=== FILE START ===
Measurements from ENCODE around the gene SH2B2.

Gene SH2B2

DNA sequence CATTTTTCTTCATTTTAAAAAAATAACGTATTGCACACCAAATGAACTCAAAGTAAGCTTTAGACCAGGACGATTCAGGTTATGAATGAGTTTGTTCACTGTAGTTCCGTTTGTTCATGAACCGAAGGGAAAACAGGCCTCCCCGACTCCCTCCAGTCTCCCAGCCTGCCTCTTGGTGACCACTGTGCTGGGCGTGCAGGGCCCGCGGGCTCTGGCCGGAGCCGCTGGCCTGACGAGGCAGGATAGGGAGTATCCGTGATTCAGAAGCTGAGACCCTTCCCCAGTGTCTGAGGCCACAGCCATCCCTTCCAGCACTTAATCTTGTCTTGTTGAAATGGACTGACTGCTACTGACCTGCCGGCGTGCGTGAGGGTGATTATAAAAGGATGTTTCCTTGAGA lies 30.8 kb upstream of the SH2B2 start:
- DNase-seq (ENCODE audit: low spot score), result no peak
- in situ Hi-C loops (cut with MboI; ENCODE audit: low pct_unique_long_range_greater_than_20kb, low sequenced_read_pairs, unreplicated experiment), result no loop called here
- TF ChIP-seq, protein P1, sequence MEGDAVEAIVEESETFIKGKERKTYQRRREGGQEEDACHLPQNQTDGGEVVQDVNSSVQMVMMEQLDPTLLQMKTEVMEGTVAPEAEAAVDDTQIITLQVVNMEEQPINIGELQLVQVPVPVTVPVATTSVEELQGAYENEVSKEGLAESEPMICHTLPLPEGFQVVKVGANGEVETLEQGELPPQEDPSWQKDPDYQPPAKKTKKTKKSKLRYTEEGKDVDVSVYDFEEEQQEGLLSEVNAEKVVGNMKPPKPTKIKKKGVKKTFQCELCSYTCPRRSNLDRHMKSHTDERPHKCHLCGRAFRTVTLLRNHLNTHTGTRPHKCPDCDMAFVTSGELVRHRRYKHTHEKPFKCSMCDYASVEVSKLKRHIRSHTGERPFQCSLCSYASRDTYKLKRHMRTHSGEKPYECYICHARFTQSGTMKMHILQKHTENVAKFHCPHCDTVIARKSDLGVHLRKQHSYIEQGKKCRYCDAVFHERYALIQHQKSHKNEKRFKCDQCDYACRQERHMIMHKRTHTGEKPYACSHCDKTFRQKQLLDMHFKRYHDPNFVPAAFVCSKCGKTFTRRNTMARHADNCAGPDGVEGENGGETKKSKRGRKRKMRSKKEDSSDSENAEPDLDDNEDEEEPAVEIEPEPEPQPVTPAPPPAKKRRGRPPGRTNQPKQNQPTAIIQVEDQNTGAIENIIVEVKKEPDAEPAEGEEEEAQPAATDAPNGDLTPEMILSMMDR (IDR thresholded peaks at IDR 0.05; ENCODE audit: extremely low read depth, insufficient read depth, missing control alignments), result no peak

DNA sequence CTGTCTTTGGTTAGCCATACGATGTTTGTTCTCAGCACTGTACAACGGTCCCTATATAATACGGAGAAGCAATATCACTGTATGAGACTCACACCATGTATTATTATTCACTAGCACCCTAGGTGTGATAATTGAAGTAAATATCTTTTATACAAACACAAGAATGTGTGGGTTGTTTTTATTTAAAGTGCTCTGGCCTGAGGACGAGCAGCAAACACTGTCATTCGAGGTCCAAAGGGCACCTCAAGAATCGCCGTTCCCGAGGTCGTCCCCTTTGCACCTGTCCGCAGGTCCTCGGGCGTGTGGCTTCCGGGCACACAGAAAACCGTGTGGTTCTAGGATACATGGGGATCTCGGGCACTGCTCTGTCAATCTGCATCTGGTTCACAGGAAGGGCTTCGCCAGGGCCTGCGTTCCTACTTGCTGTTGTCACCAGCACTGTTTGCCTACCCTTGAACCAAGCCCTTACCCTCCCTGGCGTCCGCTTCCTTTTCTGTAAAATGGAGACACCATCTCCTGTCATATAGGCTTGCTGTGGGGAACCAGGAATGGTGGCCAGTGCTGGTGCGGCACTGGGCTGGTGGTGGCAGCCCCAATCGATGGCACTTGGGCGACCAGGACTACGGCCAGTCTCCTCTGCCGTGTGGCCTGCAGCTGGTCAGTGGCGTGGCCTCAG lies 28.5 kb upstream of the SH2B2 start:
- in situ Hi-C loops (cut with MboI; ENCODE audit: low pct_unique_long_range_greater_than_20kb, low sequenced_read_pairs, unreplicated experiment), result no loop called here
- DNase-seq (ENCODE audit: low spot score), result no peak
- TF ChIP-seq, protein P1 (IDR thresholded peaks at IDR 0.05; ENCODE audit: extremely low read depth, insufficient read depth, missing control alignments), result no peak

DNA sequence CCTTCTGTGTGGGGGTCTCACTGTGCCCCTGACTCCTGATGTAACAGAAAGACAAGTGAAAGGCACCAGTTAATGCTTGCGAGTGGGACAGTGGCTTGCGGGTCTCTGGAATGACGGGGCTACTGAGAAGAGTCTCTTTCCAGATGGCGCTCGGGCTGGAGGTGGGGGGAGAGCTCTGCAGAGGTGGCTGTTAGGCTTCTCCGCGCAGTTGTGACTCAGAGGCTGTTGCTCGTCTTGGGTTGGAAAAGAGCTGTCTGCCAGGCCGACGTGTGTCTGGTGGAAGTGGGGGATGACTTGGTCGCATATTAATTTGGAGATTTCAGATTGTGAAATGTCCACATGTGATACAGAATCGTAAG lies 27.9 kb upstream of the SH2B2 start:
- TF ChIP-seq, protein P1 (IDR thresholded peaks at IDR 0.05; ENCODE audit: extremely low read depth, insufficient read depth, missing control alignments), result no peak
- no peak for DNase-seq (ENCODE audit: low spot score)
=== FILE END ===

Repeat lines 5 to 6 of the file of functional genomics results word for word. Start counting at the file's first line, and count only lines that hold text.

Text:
- in situ Hi-C loops (cut with MboI; ENCODE audit: low pct_unique_long_range_greater_than_20kb, low sequenced_read_pairs, unreplicated experiment), result no loop called here
- TF ChIP-seq, protein P1, sequence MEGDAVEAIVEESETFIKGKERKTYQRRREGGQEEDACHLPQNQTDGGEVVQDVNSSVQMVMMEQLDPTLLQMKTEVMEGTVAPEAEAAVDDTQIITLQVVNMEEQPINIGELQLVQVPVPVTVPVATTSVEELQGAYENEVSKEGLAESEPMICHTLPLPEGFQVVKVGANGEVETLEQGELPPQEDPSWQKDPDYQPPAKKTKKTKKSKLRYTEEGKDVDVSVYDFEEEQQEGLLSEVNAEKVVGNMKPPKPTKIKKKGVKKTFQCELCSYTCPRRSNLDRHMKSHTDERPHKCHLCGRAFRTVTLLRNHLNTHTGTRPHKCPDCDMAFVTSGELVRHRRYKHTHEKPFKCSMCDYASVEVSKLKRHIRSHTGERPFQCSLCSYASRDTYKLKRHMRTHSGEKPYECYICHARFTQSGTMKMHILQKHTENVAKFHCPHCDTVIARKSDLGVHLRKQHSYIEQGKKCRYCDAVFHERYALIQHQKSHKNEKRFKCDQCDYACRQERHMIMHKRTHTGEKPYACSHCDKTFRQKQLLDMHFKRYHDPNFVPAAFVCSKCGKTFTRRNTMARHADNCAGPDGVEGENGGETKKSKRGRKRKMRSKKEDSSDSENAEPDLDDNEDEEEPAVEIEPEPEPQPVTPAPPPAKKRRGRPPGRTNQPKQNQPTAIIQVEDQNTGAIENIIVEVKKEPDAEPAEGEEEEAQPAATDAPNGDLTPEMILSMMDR (IDR thresholded peaks at IDR 0.05; ENCODE audit: extremely low read depth, insufficient read depth, missing control alignments), result no peak